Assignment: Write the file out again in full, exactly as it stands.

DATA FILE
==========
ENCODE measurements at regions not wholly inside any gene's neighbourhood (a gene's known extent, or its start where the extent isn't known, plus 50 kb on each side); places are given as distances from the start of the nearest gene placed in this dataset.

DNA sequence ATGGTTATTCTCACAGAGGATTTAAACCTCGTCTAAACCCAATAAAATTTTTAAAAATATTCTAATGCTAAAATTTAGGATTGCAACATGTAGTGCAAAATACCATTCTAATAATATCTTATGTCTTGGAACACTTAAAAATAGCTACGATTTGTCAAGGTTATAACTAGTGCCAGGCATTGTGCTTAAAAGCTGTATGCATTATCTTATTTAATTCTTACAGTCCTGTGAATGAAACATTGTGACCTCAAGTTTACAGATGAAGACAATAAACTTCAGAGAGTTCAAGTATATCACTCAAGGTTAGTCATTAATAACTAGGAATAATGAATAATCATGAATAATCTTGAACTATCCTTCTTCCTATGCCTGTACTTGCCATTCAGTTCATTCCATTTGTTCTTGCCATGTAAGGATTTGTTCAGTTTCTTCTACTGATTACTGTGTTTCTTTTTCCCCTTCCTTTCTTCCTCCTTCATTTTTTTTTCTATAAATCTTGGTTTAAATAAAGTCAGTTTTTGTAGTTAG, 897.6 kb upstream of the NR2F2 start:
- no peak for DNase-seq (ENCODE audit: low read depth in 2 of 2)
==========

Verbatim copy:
ENCODE measurements at regions not wholly inside any gene's neighbourhood (a gene's known extent, or its start where the extent isn't known, plus 50 kb on each side); places are given as distances from the start of the nearest gene placed in this dataset.

DNA sequence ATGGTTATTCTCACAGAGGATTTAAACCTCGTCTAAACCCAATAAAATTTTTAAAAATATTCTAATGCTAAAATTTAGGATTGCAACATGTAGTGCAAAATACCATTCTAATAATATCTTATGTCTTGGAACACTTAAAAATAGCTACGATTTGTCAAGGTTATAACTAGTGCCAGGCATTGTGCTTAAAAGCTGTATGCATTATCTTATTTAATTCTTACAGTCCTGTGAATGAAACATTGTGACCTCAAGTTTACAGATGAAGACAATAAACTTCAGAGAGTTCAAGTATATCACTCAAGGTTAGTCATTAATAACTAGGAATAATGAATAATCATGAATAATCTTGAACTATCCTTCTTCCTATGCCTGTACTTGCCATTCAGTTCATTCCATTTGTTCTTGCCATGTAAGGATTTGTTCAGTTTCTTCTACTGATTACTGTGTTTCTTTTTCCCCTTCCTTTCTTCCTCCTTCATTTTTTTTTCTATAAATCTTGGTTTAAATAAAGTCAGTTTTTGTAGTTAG, 897.6 kb upstream of the NR2F2 start:
- no peak for DNase-seq (ENCODE audit: low read depth in 2 of 2)